If you’re bringing a camera bag or case onto the plane to keep it with you, you’ll be required to pull the camera(s) out of the bag and place them inside a bin for X-ray screening while passing through the standard security lanes. The camera will need to have nothing above or below it, similar to how laptops have already been screened at airports for years now.

The stated goal of this new measure is to give TSA security officers a clearer X-ray image of electronics than if those gadgets are left inside carry-on bags.

“It is critical for TSA to constantly enhance and adjust security screening procedures to stay ahead of evolving threats and keep passengers safe,” says acting TSA administrator Huban A. Gowadia. “By separating personal electronic items such as laptops, tablets, e-readers and handheld game consoles for screening, TSA officers can more closely focus on resolving alarms and stopping terror threats.”

“It is possible that passengers may experience more bag checks,” the TSA says, “however, through extensive testing, TSA identified ways to improve screening procedures with quicker and more targeted measures to clear the bags.

There’s no change to what can be brought through checkpoints, so you’ll be able to still carry the same camera equipment onto your flight. Also, if you are enrolled in TSA’s PreCheck program, you won’t be required to remove cameras and other electronics from your bag.

The TSA has already tested this new security plan at 10 airports across the country, and now the agency is rolling the same measures out to every single U.S. airport over the coming weeks and months.
The easiest way would be to get pre-check, which allows you to keep the electronics in your bag.

However removing camera gear has often been needed prior to this rule, because big lenses can block (or even refract?) x rays.

Adam
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5 Days Ago   #8
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QuoteOriginally posted by tvdtvdtvd Quote
I went through security today. They were keen to ask if I had taken all electronics out of my bag before they even ran it through the
scanner, but otherwise no issues. They just wanted the gear out and in a separate bin but otherwise didn't care about it. You will
have to take your cameraout of its bag like you do your laptop but otherwise shouldn't have a problem.

Now, if only I could convince TSA a jar of kimchi isn't a liquid....

Thanks for your response. Very informative. I am curious as to whether or not you had to breakdown the camera by removing the lens and allow radiation to get in there.

As for Kimchi, it may not be a liquid, but it can surely turn your innards into liquid. (

Thanks again,

Tony

5 Days Ago   #9
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QuoteOriginally posted by Tonytee Quote
Thanks for your response. Very informative. I am curious as to whether or not you had to breakdown the camera by removing the lens and allow radiation to get in there.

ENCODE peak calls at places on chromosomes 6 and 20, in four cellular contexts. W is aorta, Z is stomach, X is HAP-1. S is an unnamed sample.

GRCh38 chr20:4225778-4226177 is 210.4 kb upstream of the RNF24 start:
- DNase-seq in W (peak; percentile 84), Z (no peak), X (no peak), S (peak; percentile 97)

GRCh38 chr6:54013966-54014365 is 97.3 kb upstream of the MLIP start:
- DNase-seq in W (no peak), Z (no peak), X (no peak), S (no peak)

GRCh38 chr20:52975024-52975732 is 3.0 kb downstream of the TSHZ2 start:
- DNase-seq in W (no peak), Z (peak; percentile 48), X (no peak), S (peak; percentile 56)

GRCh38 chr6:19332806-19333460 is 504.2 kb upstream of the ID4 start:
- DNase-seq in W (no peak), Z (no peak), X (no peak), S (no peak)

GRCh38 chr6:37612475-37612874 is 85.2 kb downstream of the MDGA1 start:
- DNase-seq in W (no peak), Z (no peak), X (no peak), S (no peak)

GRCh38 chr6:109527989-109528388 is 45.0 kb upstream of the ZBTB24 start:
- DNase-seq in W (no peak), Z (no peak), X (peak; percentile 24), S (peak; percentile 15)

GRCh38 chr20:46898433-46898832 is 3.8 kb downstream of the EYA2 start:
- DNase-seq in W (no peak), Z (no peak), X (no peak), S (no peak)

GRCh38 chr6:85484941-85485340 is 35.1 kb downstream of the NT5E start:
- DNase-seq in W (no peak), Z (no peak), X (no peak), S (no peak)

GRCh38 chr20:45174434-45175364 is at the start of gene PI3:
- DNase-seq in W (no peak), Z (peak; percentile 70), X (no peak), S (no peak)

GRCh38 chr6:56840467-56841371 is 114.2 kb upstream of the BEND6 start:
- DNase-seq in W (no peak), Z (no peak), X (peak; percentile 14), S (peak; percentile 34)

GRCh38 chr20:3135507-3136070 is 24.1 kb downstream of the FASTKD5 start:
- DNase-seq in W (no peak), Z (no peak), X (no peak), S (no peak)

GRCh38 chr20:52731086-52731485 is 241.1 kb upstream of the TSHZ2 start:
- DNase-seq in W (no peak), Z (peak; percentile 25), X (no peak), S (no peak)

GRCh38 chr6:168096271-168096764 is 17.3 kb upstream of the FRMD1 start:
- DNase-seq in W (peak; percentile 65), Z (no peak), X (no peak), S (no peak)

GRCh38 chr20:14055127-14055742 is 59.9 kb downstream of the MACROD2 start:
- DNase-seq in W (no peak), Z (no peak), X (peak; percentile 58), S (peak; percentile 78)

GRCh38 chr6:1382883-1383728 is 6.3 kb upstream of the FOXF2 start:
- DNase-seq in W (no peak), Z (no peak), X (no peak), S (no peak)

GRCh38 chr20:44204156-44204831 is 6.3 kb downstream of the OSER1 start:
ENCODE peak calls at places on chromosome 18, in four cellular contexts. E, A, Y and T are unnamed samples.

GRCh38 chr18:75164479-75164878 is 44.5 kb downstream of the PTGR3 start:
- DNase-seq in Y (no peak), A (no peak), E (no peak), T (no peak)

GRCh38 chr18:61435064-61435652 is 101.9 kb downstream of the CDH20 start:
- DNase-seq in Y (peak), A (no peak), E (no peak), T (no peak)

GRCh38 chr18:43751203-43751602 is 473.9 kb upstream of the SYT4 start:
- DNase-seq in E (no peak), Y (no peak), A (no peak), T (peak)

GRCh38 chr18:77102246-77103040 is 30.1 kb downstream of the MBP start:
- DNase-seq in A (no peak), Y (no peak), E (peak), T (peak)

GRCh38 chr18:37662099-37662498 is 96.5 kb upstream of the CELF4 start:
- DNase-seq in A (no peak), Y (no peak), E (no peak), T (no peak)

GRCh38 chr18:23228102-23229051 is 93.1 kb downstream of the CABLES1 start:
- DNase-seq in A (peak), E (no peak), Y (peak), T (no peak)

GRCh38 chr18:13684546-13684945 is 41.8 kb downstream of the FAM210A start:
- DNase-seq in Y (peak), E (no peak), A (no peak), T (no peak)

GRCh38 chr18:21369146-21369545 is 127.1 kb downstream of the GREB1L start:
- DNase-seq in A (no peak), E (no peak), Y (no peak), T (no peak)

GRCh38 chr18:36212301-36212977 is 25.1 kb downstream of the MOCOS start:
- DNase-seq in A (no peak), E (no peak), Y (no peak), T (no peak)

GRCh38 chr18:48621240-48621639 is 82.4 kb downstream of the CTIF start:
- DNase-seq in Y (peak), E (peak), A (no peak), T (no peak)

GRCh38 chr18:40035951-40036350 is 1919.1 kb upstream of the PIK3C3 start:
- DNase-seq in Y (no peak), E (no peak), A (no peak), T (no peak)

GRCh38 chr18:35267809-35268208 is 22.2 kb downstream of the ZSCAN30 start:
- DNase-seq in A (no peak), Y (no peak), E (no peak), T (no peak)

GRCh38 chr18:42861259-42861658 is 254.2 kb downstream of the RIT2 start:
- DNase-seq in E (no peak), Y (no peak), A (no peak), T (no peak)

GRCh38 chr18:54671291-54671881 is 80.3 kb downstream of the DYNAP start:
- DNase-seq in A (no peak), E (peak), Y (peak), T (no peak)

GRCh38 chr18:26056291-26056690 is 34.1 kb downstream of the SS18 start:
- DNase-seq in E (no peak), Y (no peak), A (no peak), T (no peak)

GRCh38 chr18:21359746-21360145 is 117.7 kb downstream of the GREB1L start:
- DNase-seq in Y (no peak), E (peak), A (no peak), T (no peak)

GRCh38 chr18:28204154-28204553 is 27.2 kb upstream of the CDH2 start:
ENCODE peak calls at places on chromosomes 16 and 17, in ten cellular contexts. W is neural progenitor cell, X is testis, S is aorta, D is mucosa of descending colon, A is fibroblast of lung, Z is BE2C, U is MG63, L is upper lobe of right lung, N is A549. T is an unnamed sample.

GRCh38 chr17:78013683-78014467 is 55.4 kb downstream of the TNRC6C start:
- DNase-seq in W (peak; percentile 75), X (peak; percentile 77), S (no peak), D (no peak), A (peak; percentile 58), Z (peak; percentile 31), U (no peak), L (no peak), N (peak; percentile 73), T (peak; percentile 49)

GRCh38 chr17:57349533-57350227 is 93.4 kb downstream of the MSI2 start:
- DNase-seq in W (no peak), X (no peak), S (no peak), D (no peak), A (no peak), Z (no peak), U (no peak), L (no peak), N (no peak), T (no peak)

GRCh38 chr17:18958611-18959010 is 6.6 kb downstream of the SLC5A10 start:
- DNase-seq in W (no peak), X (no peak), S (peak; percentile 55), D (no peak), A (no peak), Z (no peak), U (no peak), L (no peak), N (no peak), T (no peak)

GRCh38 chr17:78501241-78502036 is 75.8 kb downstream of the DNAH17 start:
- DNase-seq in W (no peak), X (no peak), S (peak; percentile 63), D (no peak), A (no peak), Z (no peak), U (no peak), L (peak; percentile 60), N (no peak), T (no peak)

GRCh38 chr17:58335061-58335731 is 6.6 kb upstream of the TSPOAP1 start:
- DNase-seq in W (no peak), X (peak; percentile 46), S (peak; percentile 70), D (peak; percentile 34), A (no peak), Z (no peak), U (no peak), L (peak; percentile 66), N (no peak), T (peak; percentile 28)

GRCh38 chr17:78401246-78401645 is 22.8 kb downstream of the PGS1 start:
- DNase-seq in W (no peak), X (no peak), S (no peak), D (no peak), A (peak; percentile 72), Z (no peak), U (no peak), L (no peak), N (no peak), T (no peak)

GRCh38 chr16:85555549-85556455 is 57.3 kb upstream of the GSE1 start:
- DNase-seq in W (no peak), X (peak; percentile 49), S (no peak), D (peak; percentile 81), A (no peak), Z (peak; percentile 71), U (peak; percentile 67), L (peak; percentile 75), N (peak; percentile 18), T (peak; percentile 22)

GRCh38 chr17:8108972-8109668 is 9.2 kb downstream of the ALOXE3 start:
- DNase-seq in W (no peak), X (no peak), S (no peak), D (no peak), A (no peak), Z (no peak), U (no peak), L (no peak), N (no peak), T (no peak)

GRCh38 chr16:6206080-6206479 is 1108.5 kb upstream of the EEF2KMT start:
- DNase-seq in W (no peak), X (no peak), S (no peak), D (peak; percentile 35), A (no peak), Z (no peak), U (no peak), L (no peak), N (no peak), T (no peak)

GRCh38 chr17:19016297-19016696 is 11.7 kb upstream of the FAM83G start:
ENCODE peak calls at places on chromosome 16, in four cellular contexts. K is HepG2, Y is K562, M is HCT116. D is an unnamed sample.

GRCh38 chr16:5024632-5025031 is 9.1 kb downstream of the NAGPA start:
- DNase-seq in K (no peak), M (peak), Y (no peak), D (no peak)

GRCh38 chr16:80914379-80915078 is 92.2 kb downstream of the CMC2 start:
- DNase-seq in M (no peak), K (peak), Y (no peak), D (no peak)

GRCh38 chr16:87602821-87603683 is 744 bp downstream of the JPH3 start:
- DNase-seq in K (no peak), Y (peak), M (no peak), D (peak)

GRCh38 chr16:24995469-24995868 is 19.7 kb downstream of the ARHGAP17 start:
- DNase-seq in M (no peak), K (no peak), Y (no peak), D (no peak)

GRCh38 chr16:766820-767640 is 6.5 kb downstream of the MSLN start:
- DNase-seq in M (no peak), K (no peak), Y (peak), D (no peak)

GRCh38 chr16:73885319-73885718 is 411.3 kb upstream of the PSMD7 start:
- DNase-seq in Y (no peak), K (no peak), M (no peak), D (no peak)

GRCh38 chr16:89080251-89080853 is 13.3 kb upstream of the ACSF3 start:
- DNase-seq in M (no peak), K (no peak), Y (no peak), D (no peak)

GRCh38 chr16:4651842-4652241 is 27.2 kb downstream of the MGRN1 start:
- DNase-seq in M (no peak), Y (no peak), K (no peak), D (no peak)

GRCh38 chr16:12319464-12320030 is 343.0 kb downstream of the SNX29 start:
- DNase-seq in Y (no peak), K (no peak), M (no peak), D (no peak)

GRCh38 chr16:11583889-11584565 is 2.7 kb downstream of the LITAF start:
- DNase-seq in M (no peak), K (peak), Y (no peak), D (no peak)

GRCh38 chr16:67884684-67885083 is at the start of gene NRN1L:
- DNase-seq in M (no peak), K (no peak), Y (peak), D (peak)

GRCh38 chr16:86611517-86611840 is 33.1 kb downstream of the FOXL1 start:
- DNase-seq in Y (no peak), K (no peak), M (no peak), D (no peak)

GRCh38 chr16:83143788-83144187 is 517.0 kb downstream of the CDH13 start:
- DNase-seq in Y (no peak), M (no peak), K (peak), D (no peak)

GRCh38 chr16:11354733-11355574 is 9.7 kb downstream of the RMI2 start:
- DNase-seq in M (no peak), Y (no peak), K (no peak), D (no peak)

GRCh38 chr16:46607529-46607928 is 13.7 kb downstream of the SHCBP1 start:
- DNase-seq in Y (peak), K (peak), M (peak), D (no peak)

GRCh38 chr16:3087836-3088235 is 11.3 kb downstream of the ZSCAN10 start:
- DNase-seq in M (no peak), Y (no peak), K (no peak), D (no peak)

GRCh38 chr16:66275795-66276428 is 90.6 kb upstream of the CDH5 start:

As for Kimchi, it may not be a liquid, but it can surely turn your innards into liquid. (

Thanks again,

Tony
MMMM, Kimchi! I have 2 jars in the fridge right now!
I just flew last week and left my KP and lenses in my backpack but pulled my tablet as requested. No hassles with that. On the return flight I had the Pre-check so I had no issues with the same setup going back home. Just keep them in an available spot so if you run into this policy or some slack jawed idiot working the x-ray machine, you are prepared. I was pleasantly surprised by the TSA folks this trip through. The last time I flew 8+ years ago made me want to weep for humanity.
5 Days Ago   #10
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We have to do this in European security. Just google it and pack according to the airlines guidelines, making sure the things most likely to need to be removed are easily accessible. We even have to remove over the ear headphones. Security is what it is. The easiest thing to do to ensure a smooth transition is read and prepare, unless you enjoy a good argument that is
4 Days Ago   #11
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I have not had any real hassles on either domestic or international flights. You have to take the camera body out of the bag, as I recall. I spent two months in Europe last year and the hardest parts of the trip were going through TSA lines at SeaTac and US customs/TSA on the way home. We did fly domestically from Poland to France and from Bordeaux to Bayeux in France. Compared to the US is was relatively easy. Just have all of your stuff that can be scattered around in clear bags, I used Ziploc®, so you can take it out and not have it spill all over the plastic bin.

The only lens related issue I had was on the LAX to SEA flight at the end of my 2006 trip to New Zealand. I had my 300mm sitting upright (through the entire trip) and when it went through the X-Ray machine it looked "weird" to the US based TSA guy. Now mind you that I had flown from SEA to LAX, LAX to AKL, AKL to CHC and back from CHC to WLG, WLG to AKL, AKL to LAX and LAX to SEA. It was the LAX TSA guy (last leg of the trip) told me that how I had the lens in the bag look suspicious and I should lay it on its side next time or risk having a more intense search done. Go figure, have a safe flight and a good time.

Last edited by PDL; 4 Days Ago at 12:14 AM. Reason: clarification of my circulocution ;)
4 Days Ago   #12
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Went through pre-check on the way out of Charlotte NC last Saturday with my normal travel kit of K-3II, 20-40, 55-300 and AF-201G in a rucksack (plus bean bag), and as Adam said, I didn’t have to unpack it. Same at Heathrow the week before, maybe because I was in the fast track lane. Also no issues in or out of Auckland NZ earlier this year.
4 Days Ago - 1 Like   #13
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A great big thank you to one and all for some very informative and useful information. I am looking forward to the trip to Lost Wages, Nevada, I like saying hello to my old money. ((

tt
4 Days Ago - 1 Like   #14
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Over here you have to be able to switch on any electronics to prove that they haven't been modified into something nasty. Apparently this has caused problems for people carrying pre-electronic film cameras, confronted by security staff completely unable to grasp the concept of a camera without an LCD screen.
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QuoteOriginally posted by Dartmoor Dave Quote
Over here you have to be able to switch on any electronics to prove that they haven't been modified into something nasty. Apparently this has caused problems for people carrying pre-electronic film cameras, confronted by security staff completely unable to grasp the concept of a camera without an LCD screen.
Now you understand my comment about wanting to weep for humanity. It is worse in the US since they are all contractors and get the amount of training you would expect of a minimum wage employee.